FAQs about Forming a Corporation

December 4, 2020

As attorneys with Silicon Valley experience, we’ve worked with countless companies as they’ve moved from founding to funding  Here, we’ll answer some of the questions we’re most frequently asked and provide some tips and insights we’ve picked up throughout our careers.


FAQs about Forming a Corporation:

Understanding Founder’s Equity

Founders receive common stock when they form the entity. This process is governed when a founder contributes their intellectual property (IP) or whatever their creations are for the company into the corporate structure. The founder is granted common stock to show their ownership for that transfer. So you need to get that initial equity which is usually a combination of IP and cash. 


Why it’s Important to Clearly Set Expectations Around Equity

The number one reason most startups fail is not that they can’t raise capital, it’s because of issues within the founding team. It’s therefore critical to have very clear agreements outlining who owns what and what happens to that ownership if a party were to leave.

These agreements should be reached at the beginning of the startup’s lifecycle, not when issues start to arise. It’s far easier to negotiate with your founding partners when you’re all on the same page. Moreover, easier and more affordable to resolve disputes when the outcome has been clearly defined in advance of any dispute or falling out. 


What is Equity Vesting?

Vesting is a mechanism that allows you to get equity subject to you meeting certain conditions. For example, you may own 30% of the business, but you need to work for four years before you reach that level of ownership. There are typically time-based milestones that you’ll reach in the interim period, often commencing from the one year mark.   


Startup Founder Equity Vesting Schedule

Here’s what a typical Silicon Valley vesting schedule looks like: 

There are 4 founders, each entitled to 25% ownership over 4 years, with a 1-year cliff and a monthly or quarterly vesting schedule thereafter.

So, after 1 year, a founder will receive 6.25% ownership with an additional 1/36th share of that initial 25% accruing monthly thereafter. 

Founders that leave before the 1-year cliff aren’t entitled to their equity. 


The Benefits of Equity Vesting

  1. A great tool to keep your team onboard

No matter how much you trust your co-founders, and how great things are in the beginning, disputes aren’t uncommon. Equity vesting protects your company from any founding member walking out with a huge chunk of your company that you can’t easily get back.   In fact, you’d need to purchase the equity back from them, which is often complicated and expensive. Vesting is a mechanism that encourages the founding team to fulfill their initial commitments to the venture.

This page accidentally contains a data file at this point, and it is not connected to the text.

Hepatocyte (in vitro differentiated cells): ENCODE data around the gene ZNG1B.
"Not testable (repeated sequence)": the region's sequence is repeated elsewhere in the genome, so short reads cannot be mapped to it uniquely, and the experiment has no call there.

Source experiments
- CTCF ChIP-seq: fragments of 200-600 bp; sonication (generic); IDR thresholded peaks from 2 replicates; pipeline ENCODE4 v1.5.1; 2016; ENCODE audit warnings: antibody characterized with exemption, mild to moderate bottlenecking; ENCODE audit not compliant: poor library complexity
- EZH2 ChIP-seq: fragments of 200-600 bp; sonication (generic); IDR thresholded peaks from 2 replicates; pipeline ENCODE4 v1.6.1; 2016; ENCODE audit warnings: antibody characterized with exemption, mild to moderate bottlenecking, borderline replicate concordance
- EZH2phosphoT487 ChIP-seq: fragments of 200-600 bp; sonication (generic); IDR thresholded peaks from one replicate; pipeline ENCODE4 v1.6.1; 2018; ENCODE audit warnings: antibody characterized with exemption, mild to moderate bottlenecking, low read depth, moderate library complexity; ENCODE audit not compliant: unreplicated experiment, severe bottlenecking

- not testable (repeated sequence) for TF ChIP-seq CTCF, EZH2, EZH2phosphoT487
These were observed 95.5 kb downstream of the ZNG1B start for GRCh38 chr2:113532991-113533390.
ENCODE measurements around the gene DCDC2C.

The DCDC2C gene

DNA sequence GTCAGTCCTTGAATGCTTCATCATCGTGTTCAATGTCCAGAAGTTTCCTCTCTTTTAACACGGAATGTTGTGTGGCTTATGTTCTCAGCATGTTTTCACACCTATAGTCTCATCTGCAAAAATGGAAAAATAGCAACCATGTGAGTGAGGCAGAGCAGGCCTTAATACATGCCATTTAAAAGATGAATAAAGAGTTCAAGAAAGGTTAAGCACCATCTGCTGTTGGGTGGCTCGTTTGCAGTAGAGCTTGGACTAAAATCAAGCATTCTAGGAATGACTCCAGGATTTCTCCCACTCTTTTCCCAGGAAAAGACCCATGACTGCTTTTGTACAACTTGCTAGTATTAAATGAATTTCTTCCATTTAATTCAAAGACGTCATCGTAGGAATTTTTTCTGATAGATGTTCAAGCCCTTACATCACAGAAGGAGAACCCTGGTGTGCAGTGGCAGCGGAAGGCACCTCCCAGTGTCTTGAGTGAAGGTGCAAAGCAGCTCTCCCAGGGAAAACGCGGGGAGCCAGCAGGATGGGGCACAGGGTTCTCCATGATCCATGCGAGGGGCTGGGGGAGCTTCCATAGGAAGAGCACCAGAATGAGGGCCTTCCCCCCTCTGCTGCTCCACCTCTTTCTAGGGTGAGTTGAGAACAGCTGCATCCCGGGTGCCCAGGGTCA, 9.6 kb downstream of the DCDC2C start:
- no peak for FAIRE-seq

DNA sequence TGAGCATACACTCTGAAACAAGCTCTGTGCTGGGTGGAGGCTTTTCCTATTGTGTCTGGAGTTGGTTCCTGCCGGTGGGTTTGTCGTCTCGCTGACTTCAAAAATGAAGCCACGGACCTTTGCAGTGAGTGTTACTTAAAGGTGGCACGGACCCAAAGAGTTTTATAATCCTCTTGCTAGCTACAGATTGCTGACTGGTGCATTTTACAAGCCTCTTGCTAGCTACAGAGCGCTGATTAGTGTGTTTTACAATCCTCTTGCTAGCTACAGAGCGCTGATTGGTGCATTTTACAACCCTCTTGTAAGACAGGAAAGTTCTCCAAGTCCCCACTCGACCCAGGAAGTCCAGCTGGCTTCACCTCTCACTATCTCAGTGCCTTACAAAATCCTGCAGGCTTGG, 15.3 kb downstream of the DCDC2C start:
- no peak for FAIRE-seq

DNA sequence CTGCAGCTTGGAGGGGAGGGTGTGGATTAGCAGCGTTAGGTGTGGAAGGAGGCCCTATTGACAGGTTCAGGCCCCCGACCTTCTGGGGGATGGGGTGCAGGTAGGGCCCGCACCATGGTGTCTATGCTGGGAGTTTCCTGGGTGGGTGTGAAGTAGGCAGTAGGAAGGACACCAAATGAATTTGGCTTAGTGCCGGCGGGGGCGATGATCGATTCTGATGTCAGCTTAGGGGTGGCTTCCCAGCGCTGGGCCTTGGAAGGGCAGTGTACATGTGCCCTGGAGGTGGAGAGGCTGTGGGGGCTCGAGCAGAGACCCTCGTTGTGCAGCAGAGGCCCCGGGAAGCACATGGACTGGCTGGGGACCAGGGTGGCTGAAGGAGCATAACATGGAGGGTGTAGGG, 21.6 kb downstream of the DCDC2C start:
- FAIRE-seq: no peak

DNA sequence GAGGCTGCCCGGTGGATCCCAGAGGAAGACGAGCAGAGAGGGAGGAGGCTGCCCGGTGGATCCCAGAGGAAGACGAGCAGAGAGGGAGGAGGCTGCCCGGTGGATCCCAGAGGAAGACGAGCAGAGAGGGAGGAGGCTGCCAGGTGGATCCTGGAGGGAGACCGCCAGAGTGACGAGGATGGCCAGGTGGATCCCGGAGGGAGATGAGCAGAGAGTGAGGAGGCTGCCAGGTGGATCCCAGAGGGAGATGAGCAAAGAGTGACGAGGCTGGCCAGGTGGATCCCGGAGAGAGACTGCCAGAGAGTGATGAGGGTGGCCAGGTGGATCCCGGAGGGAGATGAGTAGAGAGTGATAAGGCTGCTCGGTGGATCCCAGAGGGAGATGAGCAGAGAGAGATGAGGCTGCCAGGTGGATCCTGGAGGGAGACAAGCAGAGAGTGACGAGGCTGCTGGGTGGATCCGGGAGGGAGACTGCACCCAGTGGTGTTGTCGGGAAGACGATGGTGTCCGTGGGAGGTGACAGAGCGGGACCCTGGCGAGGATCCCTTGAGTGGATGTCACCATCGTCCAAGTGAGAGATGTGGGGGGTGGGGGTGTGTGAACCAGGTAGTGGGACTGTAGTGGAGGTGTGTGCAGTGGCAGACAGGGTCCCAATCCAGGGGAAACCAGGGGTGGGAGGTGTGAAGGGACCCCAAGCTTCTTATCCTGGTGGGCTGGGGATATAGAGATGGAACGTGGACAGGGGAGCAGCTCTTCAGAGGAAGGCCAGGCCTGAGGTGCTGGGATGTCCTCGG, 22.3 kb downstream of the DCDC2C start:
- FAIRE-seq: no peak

1. A tool if you pursue traditional venture funding

You may want to fundraise down the line. Potential investors will almost always require you to subject your shares to vesting. From an investor’s perspective, they want to ensure that the founder is committed before they put their capital into the company.


Mechanisms to Protect Your IP

  • An NDA or a non-disclosure agreement – a signed document that establishes confidentiality so employees are prohibited from stealing or sharing your ideas.
  • Ensure that the IP is properly transferred to the company. Make sure that the company is the structure that owns the IP, not the individuals creating it. 

You can read more about this in our blog post Essential Terms for Contractor Agreements.


Check out https://cgl-llp.com/podcasts/cgl004 to learn more about the topics outlined above and other FAQs about forming a corporation, including:

  • What is the 83(b) election?
  • Two types of acceleration
  • Can you hire employees and pay them in stock?
  • What is the difference between a stock and an option?
  • Things to consider when getting advisors
  • Why are employees given equity out of a pool versus a stock?
  • The corporate documents you need to organize. 



The materials available at this website are for informational purposes only and not for the purpose of providing legal advice. You should contact your attorney to obtain advice with respect to any particular issue or problem. Use of and access to this website or any of the e-mail links contained within the site do not create an attorney-client relationship between CGL and the user or browser. The opinions expressed at or through this site are the opinions of the individual author and may not reflect the opinions of the firm or any individual attorney.

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